An earlier studio recorded version of the song includes some lyrics which were cut from the 7 inch single, which reveal the story as somewhat different. The couple were young, the girl was either a virgin or sexually inexperienced. She was still living at home, the boy was her first boyfriend, and the relationship was probably unconsummated. The couple rush into marriage and the relationship crashes on the wedding night, when the woman rejects her groom's advance ("And the night I turned you away" - an allusion that she was frigid), emotionally wounding him, resulting in him leaving her. After the hurt she had caused, they spend their wedding night in separate rooms. She then expresses her regret at her mistake ("And the dream of what love could be, if you were still here with me").
According to Ron Dunbar, when interviewed in the documentary, Band of Gold - The Invictus Story, he encouraged Payne to learn the lyrics to the song despite her reluctance, Payne saying "this makes no sense to me." Dunbar told her, "you don't have to like it, just sing it!" Dunbar continues, "I dubbed that tune 25, maybe 30 times just to get enough parts of it that we could edit to get the song."
Dunbar continued, "They said this song is a smash in the gay community. And I said, gay community? They said, yeah man, it's a smash. And I says, why is it that? And they said, well it's what the lyrics are saying. She said the guy couldn't make love to her so they figured he had to be gay! And I said oh no! And I remembered when they said that to me and I listened back to the song and there was a part in there... because I remembered when we were editing that tune, it was too long, so we had to cut a section out of the tune so the section we cut out of the song really brought the whole song [story] together."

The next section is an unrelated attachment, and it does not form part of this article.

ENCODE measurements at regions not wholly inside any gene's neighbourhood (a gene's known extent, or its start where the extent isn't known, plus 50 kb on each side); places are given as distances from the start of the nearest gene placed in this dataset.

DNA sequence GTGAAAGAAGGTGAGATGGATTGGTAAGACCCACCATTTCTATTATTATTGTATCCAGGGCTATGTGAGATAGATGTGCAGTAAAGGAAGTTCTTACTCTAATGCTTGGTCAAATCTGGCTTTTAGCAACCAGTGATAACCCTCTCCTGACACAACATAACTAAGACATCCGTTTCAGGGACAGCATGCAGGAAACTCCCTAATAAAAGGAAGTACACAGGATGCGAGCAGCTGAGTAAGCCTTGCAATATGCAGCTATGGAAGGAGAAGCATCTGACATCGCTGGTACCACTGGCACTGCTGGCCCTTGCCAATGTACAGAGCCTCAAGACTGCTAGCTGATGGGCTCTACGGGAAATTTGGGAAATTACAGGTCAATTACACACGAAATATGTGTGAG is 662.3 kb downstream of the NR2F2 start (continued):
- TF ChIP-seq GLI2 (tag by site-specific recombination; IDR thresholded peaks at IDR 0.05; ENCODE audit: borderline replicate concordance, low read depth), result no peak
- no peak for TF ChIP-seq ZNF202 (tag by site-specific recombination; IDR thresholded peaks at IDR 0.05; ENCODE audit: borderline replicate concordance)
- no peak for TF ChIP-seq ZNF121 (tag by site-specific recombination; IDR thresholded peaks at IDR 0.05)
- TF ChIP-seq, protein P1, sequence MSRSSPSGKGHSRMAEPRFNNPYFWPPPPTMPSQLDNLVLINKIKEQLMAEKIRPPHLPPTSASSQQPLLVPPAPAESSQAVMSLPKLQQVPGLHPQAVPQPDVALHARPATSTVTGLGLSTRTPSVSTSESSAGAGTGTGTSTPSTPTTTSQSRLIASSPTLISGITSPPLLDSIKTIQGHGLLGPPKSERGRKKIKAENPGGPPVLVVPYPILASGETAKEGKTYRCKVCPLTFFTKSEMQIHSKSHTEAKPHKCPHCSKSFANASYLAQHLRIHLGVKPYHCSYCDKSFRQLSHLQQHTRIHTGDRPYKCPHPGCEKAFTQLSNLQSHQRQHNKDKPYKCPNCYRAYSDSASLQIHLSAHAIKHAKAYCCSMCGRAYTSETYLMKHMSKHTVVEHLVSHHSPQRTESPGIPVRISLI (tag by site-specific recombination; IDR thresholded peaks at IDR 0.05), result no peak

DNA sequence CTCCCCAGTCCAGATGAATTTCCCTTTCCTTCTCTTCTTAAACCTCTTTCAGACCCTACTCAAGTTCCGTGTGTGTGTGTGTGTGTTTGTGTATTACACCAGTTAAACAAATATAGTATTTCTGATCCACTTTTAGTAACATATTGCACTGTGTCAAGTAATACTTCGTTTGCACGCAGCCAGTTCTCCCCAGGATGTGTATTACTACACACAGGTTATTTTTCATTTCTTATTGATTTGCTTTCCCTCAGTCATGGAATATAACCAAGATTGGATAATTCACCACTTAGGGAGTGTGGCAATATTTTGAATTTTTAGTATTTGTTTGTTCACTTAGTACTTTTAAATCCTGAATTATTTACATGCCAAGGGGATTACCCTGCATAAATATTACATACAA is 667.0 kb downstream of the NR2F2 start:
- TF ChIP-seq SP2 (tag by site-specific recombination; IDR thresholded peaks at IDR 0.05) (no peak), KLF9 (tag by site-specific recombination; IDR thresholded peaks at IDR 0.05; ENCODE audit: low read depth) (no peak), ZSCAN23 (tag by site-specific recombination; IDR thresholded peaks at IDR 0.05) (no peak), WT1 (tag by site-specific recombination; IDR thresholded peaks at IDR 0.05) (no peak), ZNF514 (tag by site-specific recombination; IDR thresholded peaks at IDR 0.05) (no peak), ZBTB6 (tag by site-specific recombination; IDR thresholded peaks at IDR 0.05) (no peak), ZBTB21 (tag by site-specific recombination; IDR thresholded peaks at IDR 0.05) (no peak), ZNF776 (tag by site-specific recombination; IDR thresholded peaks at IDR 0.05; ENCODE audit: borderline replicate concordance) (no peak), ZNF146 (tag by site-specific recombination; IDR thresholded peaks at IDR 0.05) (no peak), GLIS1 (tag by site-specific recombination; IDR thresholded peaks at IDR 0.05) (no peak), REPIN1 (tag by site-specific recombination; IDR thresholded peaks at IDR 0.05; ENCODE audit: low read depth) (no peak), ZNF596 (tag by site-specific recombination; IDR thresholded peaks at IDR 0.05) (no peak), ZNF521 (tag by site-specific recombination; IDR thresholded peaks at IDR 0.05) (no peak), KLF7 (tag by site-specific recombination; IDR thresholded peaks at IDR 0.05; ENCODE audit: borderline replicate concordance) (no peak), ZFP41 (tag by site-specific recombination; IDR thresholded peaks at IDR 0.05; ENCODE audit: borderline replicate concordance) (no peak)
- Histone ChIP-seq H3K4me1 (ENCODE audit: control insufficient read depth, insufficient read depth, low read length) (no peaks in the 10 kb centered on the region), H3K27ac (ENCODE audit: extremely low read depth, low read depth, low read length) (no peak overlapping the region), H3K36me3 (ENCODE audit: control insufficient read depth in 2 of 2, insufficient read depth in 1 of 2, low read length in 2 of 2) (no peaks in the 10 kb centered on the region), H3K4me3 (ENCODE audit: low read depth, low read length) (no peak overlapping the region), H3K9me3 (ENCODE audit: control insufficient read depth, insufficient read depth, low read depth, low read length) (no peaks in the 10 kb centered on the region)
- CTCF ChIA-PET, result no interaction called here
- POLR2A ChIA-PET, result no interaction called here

The lyrics which Dunbar cut in the final edit which he was referring to were made to reduce the length of the single from 3 minutes 43 seconds down to the final 2 minutes 53 seconds. These were taken from the first verse - "And the memories of our wedding day, and the night I turned you away" - these were effectively substituted with, "And the memories of what love could be, if you were still here with me"; and a larger bridge - "Each night, I lie awake and I tell myself, the vows we made gave you the right, to have a love each night." - which is repeated again later in the song, cutting 18 seconds twice over from the song. With further refinements in the arrangements a further 14 seconds were shaved off the final seven inch single.

Cover versions[edit]

Despite both coming off major hits and working with noted musicians, neither the Belinda Carlisle nor the Bonnie Tyler versions were major hits. Tyler's was produced by Jim Steinman, the man behind earlier hits by Tyler and Meat Loaf, and later hits by Celine Dion, and the track was given a slew of Hi-NRG remixes. The song was the third single off her Secret Dreams and Forbidden Fire, which also features the hit "Holding Out for a Hero". Carlisle's version was also given dance remixes featuring vocals by Freda Payne herself, that appear on a 2003 CD re-issue of the album Belinda, which features the hit "Mad About You".
In 1970 Anne Renée (fr) recorded the French-language rendering "Le Jonc d'amitié".
In 1983, "Band of Gold" was recorded by Disco/Hi-NRG singer Sylvester on Megatone Records and released as a 12" single. Sylvester's version reached number 18 on the Billboard Hot Dance Club Play chart[3] and number 67 on the UK Singles Chart.[4]
The song was a covered in 1980 by the Australian group The Reels on their hit EP Five Great Gift Ideas.
UK Salsa group Modern Romance covered "Band of Gold" on their compilation album, Party Tonight (1983).